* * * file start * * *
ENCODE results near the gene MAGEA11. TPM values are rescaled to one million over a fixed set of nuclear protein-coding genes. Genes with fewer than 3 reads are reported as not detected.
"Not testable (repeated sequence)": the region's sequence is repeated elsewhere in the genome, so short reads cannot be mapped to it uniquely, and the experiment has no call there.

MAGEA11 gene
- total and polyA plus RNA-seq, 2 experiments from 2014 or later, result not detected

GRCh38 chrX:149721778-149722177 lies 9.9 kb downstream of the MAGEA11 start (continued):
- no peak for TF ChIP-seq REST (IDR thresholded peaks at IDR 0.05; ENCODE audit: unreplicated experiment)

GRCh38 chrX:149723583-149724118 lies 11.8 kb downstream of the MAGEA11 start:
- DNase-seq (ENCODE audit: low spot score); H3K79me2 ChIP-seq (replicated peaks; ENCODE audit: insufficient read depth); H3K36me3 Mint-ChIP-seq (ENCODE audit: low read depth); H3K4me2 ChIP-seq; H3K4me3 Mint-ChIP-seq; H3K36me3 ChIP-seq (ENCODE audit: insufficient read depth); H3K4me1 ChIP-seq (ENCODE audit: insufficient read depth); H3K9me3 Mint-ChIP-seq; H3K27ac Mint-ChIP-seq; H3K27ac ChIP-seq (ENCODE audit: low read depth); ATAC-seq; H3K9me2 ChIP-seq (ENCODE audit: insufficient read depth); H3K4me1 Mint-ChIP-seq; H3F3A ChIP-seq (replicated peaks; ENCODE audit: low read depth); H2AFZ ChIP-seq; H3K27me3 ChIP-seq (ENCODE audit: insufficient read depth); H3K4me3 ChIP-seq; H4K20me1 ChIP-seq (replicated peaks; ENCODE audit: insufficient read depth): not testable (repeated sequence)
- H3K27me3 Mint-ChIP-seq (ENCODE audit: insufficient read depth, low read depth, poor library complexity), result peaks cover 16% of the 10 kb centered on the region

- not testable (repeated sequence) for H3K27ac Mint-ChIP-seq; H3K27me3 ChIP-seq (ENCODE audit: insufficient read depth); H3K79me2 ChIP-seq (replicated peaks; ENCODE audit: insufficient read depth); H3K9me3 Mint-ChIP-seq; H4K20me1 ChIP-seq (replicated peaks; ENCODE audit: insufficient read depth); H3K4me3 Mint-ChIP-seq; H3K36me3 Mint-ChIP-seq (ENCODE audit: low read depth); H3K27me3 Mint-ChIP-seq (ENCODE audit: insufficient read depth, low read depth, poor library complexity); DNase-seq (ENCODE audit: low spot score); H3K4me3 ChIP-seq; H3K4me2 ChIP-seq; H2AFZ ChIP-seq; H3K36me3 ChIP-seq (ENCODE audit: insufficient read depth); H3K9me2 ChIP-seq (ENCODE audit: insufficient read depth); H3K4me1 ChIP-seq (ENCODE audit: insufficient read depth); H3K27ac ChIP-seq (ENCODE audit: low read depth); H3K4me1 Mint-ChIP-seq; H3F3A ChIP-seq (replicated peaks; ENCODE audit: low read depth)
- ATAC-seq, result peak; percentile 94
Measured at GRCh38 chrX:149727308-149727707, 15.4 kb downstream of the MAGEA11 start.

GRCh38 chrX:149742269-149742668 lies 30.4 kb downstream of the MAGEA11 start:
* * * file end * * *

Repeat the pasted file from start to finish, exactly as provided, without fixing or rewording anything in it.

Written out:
ENCODE results near the gene MAGEA11. TPM values are rescaled to one million over a fixed set of nuclear protein-coding genes. Genes with fewer than 3 reads are reported as not detected.
"Not testable (repeated sequence)": the region's sequence is repeated elsewhere in the genome, so short reads cannot be mapped to it uniquely, and the experiment has no call there.

MAGEA11 gene
- total and polyA plus RNA-seq, 2 experiments from 2014 or later, result not detected

GRCh38 chrX:149721778-149722177 lies 9.9 kb downstream of the MAGEA11 start (continued):
- no peak for TF ChIP-seq REST (IDR thresholded peaks at IDR 0.05; ENCODE audit: unreplicated experiment)

GRCh38 chrX:149723583-149724118 lies 11.8 kb downstream of the MAGEA11 start:
- DNase-seq (ENCODE audit: low spot score); H3K79me2 ChIP-seq (replicated peaks; ENCODE audit: insufficient read depth); H3K36me3 Mint-ChIP-seq (ENCODE audit: low read depth); H3K4me2 ChIP-seq; H3K4me3 Mint-ChIP-seq; H3K36me3 ChIP-seq (ENCODE audit: insufficient read depth); H3K4me1 ChIP-seq (ENCODE audit: insufficient read depth); H3K9me3 Mint-ChIP-seq; H3K27ac Mint-ChIP-seq; H3K27ac ChIP-seq (ENCODE audit: low read depth); ATAC-seq; H3K9me2 ChIP-seq (ENCODE audit: insufficient read depth); H3K4me1 Mint-ChIP-seq; H3F3A ChIP-seq (replicated peaks; ENCODE audit: low read depth); H2AFZ ChIP-seq; H3K27me3 ChIP-seq (ENCODE audit: insufficient read depth); H3K4me3 ChIP-seq; H4K20me1 ChIP-seq (replicated peaks; ENCODE audit: insufficient read depth): not testable (repeated sequence)
- H3K27me3 Mint-ChIP-seq (ENCODE audit: insufficient read depth, low read depth, poor library complexity), result peaks cover 16% of the 10 kb centered on the region

- not testable (repeated sequence) for H3K27ac Mint-ChIP-seq; H3K27me3 ChIP-seq (ENCODE audit: insufficient read depth); H3K79me2 ChIP-seq (replicated peaks; ENCODE audit: insufficient read depth); H3K9me3 Mint-ChIP-seq; H4K20me1 ChIP-seq (replicated peaks; ENCODE audit: insufficient read depth); H3K4me3 Mint-ChIP-seq; H3K36me3 Mint-ChIP-seq (ENCODE audit: low read depth); H3K27me3 Mint-ChIP-seq (ENCODE audit: insufficient read depth, low read depth, poor library complexity); DNase-seq (ENCODE audit: low spot score); H3K4me3 ChIP-seq; H3K4me2 ChIP-seq; H2AFZ ChIP-seq; H3K36me3 ChIP-seq (ENCODE audit: insufficient read depth); H3K9me2 ChIP-seq (ENCODE audit: insufficient read depth); H3K4me1 ChIP-seq (ENCODE audit: insufficient read depth); H3K27ac ChIP-seq (ENCODE audit: low read depth); H3K4me1 Mint-ChIP-seq; H3F3A ChIP-seq (replicated peaks; ENCODE audit: low read depth)
- ATAC-seq, result peak; percentile 94
Measured at GRCh38 chrX:149727308-149727707, 15.4 kb downstream of the MAGEA11 start.

GRCh38 chrX:149742269-149742668 lies 30.4 kb downstream of the MAGEA11 start: